Gender equality should be a concern for everyone

James Devlin

Some people may believe that because I am a conventionally attractive white male that my opportunities are endless. I would like to think my achievements in college, my job experience and my work ethic are the first things people see in me. I didn’t have to work hard to have my gender or my face. You can’t judge a book by its cover and you can’t judge someone’s ability by their gender.

We have made large steps leading toward equality between men and women in the work place, but we still see studies that show women make 77 cents to every dollar a man earns. This divide can be explained by gender differences and stereotypes — ideas that have been ingrained in us at a young age from many different places. Assumptions like men have to be strong, emotionless and the bread winners and women have to be beautiful, passive and caring.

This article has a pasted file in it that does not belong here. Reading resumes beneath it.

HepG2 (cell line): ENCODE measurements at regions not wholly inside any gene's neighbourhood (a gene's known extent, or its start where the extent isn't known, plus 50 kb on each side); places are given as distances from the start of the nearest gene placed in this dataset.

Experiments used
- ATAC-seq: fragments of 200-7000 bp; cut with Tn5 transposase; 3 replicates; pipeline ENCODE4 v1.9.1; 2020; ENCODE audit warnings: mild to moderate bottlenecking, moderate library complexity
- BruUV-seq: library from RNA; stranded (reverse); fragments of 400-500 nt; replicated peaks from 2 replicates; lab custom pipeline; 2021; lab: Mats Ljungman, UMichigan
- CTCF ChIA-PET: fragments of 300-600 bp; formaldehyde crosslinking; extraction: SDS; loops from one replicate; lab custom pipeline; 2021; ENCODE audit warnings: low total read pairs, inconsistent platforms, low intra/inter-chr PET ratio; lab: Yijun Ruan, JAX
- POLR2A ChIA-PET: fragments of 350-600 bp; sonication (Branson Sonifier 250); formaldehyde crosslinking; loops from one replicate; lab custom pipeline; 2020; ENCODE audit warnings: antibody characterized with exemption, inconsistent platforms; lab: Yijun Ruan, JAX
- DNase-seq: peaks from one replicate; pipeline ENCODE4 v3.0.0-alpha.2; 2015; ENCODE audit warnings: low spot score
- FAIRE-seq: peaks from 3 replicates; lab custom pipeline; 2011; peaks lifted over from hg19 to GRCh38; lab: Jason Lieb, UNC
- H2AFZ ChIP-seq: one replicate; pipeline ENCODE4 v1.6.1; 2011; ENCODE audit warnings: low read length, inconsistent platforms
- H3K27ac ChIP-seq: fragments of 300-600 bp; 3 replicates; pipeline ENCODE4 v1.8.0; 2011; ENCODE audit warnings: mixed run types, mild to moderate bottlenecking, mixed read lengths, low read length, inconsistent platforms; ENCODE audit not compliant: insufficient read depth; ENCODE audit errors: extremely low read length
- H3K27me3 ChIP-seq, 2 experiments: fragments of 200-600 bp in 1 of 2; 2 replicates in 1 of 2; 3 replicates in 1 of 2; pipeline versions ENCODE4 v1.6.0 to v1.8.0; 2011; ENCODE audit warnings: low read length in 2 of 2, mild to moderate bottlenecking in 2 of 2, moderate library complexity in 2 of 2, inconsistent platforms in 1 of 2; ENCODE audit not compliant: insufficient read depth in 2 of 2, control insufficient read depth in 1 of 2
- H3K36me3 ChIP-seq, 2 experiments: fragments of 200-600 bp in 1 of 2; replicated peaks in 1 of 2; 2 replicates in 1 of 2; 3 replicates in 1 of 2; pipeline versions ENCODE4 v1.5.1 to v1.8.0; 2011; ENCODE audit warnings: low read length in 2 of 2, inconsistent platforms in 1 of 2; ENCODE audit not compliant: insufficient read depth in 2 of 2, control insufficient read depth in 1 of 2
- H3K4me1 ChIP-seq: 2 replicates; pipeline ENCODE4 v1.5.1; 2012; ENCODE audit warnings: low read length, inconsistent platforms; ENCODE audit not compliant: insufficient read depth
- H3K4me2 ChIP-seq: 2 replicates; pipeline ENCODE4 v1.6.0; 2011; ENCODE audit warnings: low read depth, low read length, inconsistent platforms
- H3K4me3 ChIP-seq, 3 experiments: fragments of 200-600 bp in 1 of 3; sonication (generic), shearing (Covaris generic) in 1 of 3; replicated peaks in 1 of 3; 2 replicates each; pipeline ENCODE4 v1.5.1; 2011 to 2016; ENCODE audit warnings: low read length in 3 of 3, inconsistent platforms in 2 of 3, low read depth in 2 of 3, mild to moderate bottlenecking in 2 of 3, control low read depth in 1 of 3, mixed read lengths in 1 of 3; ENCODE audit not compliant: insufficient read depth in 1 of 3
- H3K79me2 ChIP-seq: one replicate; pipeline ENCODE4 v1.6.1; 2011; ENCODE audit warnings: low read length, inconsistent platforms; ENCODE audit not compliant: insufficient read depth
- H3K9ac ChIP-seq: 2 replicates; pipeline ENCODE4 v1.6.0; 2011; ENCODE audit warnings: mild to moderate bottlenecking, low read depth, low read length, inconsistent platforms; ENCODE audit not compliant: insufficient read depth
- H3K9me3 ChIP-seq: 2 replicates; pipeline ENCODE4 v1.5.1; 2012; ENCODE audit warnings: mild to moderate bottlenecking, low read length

In the work place women are seen as pushy when they ask for higher pay; they are thought of as less appealing. However, men are seen as weak if they don’t make those demands, pushing a lot of men out of their comfort zones and giving them higher stress and pressures in the work place. This is a double standard that can affect both sides.

Women often have to take time off for maternity leave, and employers can see this as a potential hindrance to business. Once kids get involved, couples are generally forced to divide their responsibilities so that one person continues working a job to support the family and the other cares for the household duties. This leads to the ageless notion that women maintain the home while the men go out to hunt. Women are often assumed to be the ones to stay home while the men go and work. However, if the roles are ever switched people look at the man as less and they look at the woman as more masculine.

Gender portrayals lead to hurtful assumptions for both males and females — leaving unfair limitations and unattainable requirements.